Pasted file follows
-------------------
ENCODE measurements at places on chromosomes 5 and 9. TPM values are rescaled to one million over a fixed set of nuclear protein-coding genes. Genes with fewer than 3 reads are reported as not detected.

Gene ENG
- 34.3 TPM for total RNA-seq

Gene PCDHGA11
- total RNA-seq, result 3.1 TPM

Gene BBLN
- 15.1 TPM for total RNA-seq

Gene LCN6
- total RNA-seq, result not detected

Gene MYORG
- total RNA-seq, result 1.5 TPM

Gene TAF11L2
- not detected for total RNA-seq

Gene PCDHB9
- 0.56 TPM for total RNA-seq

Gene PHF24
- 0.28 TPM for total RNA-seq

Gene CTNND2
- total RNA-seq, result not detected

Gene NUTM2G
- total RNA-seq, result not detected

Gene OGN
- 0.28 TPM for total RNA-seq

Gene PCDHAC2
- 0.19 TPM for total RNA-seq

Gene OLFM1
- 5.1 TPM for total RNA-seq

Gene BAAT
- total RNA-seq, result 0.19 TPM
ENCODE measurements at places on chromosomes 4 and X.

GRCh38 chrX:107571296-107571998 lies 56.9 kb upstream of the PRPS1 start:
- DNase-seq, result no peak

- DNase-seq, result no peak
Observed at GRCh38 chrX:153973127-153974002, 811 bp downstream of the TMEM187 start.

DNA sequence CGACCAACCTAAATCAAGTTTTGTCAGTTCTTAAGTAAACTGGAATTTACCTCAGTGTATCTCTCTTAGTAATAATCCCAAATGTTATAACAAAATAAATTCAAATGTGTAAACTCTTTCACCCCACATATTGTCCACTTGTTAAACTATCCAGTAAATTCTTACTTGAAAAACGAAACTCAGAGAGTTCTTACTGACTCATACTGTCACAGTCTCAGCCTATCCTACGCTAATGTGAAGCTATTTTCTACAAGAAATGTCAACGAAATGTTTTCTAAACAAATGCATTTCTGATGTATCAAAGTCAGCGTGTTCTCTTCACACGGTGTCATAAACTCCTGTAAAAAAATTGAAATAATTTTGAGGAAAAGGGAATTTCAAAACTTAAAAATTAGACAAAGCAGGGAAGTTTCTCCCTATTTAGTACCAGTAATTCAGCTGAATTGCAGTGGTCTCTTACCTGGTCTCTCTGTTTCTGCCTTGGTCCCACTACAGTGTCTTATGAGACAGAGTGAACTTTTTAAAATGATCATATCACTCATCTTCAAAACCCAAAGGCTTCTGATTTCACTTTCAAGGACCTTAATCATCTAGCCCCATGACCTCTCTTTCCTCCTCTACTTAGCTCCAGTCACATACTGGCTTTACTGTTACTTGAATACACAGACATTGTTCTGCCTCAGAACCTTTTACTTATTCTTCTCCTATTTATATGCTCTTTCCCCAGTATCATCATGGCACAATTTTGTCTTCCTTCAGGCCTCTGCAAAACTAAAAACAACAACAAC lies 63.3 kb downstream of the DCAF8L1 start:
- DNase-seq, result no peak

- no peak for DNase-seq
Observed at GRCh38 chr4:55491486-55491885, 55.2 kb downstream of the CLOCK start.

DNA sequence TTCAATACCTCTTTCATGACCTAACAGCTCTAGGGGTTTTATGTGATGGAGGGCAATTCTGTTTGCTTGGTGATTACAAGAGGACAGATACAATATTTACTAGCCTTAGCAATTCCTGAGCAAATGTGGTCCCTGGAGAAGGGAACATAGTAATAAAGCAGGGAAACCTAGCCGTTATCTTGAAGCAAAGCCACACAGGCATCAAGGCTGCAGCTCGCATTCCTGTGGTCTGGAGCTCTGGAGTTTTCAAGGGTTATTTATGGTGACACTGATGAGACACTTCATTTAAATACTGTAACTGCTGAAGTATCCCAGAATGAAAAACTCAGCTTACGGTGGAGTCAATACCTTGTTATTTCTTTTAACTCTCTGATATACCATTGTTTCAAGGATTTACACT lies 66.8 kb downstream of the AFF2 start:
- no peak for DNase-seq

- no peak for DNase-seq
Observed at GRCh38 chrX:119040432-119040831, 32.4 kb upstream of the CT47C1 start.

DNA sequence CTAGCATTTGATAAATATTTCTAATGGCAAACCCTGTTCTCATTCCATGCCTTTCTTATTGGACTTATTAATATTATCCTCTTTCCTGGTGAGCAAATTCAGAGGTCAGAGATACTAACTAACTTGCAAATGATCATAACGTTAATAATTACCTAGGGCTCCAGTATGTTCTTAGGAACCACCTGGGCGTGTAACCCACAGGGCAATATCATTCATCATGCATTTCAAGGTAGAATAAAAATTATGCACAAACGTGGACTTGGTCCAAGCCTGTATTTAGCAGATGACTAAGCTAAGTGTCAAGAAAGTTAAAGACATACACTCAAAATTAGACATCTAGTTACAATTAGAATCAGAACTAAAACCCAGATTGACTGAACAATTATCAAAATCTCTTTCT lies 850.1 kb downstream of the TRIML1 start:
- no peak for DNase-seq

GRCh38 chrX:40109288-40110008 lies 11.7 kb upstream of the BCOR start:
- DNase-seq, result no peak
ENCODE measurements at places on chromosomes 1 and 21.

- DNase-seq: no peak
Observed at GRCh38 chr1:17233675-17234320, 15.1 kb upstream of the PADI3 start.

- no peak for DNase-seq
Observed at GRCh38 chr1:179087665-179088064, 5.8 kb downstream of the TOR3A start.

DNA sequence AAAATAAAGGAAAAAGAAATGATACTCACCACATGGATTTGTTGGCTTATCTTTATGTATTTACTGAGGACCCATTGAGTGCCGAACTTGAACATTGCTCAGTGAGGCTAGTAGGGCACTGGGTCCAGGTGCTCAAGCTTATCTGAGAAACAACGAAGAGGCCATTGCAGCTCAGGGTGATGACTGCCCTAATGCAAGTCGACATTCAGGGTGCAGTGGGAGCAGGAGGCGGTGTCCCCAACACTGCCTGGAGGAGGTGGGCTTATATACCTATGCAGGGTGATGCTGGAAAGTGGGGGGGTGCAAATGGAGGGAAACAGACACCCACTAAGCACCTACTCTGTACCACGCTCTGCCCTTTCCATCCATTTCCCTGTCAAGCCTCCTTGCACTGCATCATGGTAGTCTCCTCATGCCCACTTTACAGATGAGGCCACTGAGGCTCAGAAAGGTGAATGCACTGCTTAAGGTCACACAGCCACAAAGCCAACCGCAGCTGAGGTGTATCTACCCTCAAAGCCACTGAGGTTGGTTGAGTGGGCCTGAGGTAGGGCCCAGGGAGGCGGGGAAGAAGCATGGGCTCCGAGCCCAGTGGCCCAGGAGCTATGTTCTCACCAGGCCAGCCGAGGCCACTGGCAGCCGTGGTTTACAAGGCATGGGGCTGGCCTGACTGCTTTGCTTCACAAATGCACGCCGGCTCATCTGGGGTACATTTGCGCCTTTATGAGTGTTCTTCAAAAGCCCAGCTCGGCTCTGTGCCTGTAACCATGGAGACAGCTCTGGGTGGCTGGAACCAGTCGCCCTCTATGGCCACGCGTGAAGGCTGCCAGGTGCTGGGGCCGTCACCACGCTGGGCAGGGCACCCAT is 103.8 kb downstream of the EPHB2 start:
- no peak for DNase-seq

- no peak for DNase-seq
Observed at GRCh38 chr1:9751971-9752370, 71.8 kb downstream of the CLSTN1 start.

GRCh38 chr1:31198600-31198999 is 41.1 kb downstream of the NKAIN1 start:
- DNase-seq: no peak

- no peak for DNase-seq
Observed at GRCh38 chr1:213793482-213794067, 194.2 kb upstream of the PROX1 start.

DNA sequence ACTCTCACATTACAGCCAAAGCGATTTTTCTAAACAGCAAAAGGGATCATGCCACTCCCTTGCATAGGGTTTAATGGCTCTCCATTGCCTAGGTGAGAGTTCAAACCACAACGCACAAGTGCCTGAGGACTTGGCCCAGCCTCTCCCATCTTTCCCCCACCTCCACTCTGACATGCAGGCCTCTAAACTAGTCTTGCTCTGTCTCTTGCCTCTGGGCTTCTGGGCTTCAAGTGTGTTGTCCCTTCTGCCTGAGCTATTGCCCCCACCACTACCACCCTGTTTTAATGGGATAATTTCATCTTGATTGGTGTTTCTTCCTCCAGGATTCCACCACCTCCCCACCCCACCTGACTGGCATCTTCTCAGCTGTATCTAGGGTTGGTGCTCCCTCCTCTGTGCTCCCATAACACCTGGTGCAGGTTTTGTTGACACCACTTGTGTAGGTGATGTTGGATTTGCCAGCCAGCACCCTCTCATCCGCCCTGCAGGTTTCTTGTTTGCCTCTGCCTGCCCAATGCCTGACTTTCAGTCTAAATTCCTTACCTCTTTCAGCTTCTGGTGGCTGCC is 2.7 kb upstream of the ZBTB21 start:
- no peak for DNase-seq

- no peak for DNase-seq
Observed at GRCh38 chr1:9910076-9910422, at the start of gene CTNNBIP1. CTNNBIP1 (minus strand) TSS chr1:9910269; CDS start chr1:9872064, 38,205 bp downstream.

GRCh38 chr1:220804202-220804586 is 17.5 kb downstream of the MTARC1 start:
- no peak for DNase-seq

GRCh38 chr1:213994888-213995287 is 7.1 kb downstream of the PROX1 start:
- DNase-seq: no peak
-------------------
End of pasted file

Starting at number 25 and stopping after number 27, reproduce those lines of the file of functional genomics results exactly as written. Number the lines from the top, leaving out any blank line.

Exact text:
- 0.19 TPM for total RNA-seq

Gene OLFM1
- 5.1 TPM for total RNA-seq